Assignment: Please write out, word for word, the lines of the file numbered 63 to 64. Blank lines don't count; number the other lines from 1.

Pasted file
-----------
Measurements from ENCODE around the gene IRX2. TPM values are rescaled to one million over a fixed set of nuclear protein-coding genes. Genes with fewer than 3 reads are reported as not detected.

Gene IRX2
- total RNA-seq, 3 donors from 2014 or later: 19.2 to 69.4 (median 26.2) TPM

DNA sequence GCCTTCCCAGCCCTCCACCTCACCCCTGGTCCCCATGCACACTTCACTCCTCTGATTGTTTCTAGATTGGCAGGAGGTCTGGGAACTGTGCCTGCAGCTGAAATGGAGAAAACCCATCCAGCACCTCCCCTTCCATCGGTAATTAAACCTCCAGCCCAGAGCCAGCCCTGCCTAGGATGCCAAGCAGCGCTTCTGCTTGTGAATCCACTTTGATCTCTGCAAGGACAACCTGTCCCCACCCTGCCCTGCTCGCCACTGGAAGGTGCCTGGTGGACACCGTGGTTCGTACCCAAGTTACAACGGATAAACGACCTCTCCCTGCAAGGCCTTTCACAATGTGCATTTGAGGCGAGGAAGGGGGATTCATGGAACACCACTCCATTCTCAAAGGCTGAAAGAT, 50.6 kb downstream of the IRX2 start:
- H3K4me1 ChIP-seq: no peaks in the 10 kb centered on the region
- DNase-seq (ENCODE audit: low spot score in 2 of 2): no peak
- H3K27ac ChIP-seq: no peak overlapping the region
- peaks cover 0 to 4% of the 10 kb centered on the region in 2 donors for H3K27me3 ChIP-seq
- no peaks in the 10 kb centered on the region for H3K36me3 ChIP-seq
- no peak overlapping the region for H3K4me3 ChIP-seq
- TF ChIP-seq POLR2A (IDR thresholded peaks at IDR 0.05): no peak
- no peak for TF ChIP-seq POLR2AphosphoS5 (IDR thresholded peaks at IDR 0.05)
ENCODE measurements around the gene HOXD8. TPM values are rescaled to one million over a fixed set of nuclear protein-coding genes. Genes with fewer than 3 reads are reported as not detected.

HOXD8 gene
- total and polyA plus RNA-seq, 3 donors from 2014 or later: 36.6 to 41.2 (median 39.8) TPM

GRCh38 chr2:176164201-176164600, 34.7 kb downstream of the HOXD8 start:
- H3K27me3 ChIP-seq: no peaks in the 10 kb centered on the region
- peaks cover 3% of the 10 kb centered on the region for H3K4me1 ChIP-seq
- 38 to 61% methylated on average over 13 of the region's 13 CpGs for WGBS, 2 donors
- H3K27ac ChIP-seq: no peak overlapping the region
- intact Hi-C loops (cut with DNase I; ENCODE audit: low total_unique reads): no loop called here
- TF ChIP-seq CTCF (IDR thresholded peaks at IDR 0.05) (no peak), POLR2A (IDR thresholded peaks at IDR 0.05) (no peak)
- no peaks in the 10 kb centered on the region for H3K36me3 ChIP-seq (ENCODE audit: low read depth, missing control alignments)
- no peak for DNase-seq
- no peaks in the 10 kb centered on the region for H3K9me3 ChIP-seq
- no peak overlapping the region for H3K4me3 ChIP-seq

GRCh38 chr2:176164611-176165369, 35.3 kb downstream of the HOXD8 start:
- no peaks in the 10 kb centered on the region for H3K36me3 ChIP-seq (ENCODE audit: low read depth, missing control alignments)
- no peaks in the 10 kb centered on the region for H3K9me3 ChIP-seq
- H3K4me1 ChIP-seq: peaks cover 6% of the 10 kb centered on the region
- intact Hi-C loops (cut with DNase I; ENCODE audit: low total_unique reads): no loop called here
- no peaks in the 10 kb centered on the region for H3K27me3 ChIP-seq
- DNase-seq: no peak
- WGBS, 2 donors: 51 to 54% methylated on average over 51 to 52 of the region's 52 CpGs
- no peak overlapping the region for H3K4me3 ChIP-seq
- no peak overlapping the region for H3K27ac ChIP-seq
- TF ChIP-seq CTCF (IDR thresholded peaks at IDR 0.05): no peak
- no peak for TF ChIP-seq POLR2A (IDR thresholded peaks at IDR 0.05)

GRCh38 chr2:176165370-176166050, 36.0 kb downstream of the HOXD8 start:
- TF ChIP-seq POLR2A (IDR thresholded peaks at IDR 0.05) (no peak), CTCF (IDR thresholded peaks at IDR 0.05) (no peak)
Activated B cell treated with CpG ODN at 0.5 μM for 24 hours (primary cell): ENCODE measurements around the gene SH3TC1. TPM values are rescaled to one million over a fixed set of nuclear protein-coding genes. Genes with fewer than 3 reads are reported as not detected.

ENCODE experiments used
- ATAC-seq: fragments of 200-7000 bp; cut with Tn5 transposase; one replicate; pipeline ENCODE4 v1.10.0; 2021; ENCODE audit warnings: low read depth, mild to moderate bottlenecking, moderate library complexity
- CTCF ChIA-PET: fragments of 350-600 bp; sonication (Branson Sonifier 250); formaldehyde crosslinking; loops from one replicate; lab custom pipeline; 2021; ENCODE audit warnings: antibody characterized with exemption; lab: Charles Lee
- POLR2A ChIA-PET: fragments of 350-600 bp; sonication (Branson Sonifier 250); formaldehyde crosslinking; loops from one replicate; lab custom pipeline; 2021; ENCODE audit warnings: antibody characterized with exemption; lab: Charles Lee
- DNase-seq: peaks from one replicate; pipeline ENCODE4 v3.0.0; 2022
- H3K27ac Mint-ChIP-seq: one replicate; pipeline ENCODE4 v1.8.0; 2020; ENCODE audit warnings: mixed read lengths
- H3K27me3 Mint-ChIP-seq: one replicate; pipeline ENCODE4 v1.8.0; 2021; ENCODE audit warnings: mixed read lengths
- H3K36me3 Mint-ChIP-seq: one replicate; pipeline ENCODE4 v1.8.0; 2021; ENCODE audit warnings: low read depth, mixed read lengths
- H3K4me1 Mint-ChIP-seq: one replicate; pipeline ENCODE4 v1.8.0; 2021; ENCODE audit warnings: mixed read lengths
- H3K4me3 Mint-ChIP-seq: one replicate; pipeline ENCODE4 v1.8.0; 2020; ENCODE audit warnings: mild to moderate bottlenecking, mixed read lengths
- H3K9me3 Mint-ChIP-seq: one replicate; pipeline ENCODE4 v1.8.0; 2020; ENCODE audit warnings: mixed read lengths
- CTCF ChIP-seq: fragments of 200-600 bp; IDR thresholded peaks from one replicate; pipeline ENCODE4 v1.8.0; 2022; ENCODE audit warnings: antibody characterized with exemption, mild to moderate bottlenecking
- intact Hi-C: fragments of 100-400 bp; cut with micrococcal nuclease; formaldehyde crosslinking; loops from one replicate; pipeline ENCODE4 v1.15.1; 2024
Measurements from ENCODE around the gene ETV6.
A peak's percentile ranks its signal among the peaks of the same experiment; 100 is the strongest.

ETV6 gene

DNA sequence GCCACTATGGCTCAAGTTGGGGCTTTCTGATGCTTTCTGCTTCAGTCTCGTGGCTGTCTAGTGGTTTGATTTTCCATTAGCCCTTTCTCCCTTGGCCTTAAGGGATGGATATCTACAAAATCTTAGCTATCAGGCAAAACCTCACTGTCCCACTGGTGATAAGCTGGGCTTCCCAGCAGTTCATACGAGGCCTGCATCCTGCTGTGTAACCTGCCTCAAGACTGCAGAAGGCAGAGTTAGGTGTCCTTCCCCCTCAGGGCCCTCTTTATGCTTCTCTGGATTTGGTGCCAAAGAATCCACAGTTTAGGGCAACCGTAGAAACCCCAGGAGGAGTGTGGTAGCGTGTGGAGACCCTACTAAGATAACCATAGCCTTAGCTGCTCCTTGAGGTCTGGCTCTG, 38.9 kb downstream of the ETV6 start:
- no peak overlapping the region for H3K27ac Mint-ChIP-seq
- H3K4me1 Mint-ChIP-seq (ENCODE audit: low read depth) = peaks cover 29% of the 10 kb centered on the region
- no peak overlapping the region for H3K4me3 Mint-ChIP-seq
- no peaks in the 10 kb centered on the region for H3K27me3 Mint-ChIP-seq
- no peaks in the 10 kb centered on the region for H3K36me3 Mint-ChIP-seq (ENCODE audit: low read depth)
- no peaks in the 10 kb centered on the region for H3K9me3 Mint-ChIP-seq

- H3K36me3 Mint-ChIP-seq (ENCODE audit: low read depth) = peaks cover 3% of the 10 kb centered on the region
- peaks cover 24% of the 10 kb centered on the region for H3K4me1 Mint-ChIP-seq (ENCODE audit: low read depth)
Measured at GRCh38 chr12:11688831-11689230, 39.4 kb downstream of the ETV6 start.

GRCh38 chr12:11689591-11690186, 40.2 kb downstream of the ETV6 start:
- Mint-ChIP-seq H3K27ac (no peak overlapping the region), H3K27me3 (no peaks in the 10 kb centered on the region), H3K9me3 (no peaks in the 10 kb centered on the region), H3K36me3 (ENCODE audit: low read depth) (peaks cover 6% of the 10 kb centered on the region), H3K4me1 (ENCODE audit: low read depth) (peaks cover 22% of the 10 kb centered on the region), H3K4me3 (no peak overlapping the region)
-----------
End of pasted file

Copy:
- no peaks in the 10 kb centered on the region for H3K36me3 Mint-ChIP-seq (ENCODE audit: low read depth)
- no peaks in the 10 kb centered on the region for H3K9me3 Mint-ChIP-seq